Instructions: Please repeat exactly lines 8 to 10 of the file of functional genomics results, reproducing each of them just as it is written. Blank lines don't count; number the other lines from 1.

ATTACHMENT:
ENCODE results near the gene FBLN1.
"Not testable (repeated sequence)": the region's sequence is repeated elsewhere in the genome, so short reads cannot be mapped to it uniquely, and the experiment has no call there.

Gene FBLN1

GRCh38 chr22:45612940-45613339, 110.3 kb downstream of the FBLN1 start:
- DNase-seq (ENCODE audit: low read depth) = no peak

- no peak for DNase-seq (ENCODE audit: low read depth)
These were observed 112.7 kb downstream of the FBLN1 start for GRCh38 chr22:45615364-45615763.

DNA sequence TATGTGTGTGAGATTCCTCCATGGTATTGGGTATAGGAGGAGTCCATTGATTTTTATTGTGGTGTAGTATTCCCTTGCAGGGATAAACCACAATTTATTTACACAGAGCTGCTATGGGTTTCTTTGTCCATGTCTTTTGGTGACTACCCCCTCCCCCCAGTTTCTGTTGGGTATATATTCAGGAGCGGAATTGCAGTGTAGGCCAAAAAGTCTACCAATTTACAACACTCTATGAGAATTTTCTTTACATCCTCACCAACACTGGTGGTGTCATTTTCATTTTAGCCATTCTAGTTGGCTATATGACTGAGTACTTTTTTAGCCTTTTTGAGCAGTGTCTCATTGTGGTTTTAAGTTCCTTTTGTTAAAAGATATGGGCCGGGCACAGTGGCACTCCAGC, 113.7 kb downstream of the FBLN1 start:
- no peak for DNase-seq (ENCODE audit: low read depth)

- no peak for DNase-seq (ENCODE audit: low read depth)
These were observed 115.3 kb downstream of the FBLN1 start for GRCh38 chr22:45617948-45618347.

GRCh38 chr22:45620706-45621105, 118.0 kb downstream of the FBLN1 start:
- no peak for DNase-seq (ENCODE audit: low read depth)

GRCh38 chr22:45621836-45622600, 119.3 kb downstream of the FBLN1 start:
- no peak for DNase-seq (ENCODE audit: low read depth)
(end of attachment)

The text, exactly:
DNA sequence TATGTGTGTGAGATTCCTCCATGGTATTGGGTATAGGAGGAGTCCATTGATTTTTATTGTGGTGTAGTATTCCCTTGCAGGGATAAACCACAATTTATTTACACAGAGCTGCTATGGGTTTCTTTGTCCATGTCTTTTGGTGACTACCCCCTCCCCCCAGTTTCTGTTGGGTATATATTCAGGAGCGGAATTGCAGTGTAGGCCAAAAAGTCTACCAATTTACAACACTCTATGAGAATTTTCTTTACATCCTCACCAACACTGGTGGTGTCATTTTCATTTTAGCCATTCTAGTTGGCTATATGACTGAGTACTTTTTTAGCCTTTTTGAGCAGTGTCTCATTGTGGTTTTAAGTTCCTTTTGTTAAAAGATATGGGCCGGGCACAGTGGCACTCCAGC, 113.7 kb downstream of the FBLN1 start:
- no peak for DNase-seq (ENCODE audit: low read depth)

- no peak for DNase-seq (ENCODE audit: low read depth)